When studying economics, you probably used the F distribution in your statistics class to compare variances of two different normal distributions. In econometrics, you have a similar use for the F distribution. You’ll find that the F distribution is easier to use if you’re familiar with some of its characteristics.

The F distribution is derived from a ratio of a two chi-squared distributions divided by their respective degrees of freedom. The F distribution tends to be right-skewed, with the amount of skewness depending on the degrees of freedom. As the degrees of freedom in the numerator and denominator increase, the F distribution approaches a normal distribution.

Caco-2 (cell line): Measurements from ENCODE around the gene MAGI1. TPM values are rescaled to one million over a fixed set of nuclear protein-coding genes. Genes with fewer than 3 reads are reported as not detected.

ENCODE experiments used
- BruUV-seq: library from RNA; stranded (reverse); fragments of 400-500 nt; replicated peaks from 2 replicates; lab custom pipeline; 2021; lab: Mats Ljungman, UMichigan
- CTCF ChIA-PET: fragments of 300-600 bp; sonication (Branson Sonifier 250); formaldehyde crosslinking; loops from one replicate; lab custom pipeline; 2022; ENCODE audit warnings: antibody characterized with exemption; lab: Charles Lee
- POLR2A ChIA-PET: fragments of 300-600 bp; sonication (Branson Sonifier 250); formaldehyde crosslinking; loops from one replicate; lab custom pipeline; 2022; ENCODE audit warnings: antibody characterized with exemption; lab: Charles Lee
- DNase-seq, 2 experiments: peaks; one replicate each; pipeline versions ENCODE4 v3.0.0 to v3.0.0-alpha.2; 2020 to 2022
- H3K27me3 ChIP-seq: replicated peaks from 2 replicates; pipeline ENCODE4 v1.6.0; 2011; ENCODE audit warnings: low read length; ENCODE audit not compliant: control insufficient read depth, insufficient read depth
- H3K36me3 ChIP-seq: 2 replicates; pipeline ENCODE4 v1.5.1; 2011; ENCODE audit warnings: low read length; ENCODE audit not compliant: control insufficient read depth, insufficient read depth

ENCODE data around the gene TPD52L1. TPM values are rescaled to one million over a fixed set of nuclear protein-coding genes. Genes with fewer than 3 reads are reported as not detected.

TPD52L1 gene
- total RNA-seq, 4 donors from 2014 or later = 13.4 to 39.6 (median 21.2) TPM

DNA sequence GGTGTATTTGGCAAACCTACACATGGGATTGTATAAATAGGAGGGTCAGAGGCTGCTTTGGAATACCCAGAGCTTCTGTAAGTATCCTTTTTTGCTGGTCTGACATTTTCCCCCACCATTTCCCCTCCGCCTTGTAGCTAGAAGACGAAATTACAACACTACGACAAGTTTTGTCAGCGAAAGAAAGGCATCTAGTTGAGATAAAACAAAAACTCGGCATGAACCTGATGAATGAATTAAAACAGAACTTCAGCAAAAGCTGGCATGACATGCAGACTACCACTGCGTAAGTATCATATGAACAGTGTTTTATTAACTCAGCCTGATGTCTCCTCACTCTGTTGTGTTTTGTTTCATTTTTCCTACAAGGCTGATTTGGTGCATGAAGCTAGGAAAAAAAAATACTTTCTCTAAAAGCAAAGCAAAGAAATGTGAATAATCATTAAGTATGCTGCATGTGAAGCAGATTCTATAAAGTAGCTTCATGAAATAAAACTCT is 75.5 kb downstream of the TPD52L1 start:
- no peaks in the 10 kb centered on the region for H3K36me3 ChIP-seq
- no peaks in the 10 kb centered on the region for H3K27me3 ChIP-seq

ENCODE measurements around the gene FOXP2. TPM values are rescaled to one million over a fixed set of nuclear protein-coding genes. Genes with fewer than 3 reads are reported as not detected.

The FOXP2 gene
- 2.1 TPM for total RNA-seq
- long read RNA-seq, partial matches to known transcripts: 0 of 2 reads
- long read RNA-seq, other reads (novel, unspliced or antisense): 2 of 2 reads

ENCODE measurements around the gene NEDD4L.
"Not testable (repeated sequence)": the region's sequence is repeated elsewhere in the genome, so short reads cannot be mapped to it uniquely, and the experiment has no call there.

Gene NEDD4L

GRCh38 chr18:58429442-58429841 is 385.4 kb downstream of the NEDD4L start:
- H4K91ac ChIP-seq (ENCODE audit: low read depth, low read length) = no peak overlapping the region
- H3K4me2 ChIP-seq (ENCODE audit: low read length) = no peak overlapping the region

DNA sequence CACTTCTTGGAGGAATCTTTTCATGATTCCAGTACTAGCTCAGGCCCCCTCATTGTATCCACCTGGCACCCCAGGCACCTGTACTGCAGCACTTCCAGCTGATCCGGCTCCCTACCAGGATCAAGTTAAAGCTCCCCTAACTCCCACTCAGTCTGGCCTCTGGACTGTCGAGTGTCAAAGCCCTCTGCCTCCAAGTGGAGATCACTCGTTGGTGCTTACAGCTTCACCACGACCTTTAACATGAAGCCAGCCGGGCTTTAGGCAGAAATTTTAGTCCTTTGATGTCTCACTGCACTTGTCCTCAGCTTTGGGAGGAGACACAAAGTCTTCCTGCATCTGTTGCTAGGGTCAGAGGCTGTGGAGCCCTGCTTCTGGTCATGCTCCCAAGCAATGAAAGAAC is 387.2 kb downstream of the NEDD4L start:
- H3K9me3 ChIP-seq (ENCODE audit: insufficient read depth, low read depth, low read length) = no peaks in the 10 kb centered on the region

The figure shows how the F distribution changes with your degrees of freedom. The df1df1, df2df2, and df3df3 indicate increasing degrees of freedom (or observations) in both the numerator and denominator. The skewness of the F distribution decreases when the numerator or denominator degrees of freedom increase and approaches a normal distribution when both become large.

If X and Y are two normally distributed random variables, then the squared deviations of the X and Y values from their mean have a chi-squared distribution

When you take the ratio of the chi-squared distributions and divide each by its degrees of freedom, you end up with an F distribution: